Aïe: Similar to how we’d use “ouch” to express pain or worry. Pronounced like the letter “i”.

Bof: Equivalent of hmmph or meh that usually proceeds a sentence where you either don’t know, don’t care, or are indifferent. Pronounced like bo-fff.

Chut: Shush or shhh. A way to quiet someone down or try to shut them up. Pronounced like shhh-uu-t, but keep in mind the “uu” is very quick and brief.

Eh: Instead of uh or um, the French say eh. Fun fact: Spanish speakers also use eh in the same way. Pronounced like the “ey” in hey.

Oh là là: In English, we use this word to express how someone or something is stylish, however the French typically use it as a surprise reaction to something positive or negative. The “oh” is sometimes pronounced like ooo or oh while là là is pronounced simply as la la.

Ouf: Used the way English speakers would say whew or phew. It’s pronounced somewhere between uf and oof.

Oups: Easily translated as oops. More or less said the same way we say oops in English.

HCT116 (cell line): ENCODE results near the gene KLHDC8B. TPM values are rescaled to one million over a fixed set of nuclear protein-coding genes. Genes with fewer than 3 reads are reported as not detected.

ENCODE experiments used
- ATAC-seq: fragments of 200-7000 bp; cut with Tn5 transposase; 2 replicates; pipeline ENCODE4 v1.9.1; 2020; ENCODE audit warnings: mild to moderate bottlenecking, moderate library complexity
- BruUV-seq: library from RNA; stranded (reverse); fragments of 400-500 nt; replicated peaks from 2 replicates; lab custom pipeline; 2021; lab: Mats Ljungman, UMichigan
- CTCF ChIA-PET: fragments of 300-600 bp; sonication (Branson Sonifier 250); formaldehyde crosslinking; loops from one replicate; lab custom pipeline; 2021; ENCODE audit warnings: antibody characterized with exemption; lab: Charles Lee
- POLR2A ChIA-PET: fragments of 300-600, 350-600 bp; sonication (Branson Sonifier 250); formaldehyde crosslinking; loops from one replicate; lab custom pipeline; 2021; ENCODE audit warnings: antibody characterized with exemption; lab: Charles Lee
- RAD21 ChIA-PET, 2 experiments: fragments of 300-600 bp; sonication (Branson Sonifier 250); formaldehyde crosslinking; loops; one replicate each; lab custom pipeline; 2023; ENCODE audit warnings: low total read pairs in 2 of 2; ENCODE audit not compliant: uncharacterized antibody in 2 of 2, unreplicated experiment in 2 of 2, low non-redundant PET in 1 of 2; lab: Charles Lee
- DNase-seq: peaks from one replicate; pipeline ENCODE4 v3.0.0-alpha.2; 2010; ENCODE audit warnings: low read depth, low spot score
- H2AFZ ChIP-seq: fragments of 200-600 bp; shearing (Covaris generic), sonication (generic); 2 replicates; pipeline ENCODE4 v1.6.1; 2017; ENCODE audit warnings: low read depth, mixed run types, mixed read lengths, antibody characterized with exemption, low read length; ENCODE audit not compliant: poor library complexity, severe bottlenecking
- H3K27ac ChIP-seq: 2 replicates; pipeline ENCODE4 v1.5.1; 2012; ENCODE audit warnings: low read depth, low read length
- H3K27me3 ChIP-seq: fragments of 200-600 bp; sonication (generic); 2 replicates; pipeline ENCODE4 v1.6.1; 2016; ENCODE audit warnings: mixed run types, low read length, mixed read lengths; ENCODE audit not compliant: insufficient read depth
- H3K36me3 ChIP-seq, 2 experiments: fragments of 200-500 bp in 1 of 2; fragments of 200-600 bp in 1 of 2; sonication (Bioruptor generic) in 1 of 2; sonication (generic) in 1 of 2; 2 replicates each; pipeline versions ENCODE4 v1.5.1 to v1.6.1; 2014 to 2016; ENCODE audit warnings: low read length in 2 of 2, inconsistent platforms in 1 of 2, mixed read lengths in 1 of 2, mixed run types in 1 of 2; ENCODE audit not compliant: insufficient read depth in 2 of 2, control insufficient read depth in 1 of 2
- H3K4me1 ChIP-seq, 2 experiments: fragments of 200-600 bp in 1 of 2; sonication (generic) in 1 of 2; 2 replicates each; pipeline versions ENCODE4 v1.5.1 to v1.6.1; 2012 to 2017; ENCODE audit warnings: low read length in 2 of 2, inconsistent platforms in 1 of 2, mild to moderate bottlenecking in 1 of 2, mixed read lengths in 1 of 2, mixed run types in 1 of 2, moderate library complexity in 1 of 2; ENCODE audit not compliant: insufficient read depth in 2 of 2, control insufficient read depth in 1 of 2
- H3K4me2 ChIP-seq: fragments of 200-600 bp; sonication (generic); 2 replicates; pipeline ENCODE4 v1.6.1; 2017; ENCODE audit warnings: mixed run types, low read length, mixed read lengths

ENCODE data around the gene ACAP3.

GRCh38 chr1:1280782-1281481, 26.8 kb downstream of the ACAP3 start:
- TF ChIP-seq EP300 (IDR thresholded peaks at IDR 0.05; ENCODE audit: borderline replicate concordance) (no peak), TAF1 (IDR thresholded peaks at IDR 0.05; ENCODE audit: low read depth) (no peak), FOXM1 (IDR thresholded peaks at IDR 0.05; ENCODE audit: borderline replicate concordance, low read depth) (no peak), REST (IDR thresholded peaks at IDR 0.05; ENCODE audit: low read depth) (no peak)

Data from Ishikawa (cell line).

Ho ho: The French ha ha. Sometimes it’s said as “oh ho ho”, which is even more like something Santa Clause would say. Pronounced exactly how it looks.

Hop là: This word is used in so many ways that it doesn’t have a clear English equivalent. Sometimes it’s used to accentuate movement like when you pick up a little kid and say alley oops or when you reach for something that is very high. It could also be used the way we say here we go, there we go, or that’s the end. Pronounced like ope-la.

Youpi: Equivalent of yippee or woo hoo. Pronounced like you-pee. You pee, get it! #mindofafifthgrader

P.S. Learn how to say a French cuss word or check out how the French say the word lush.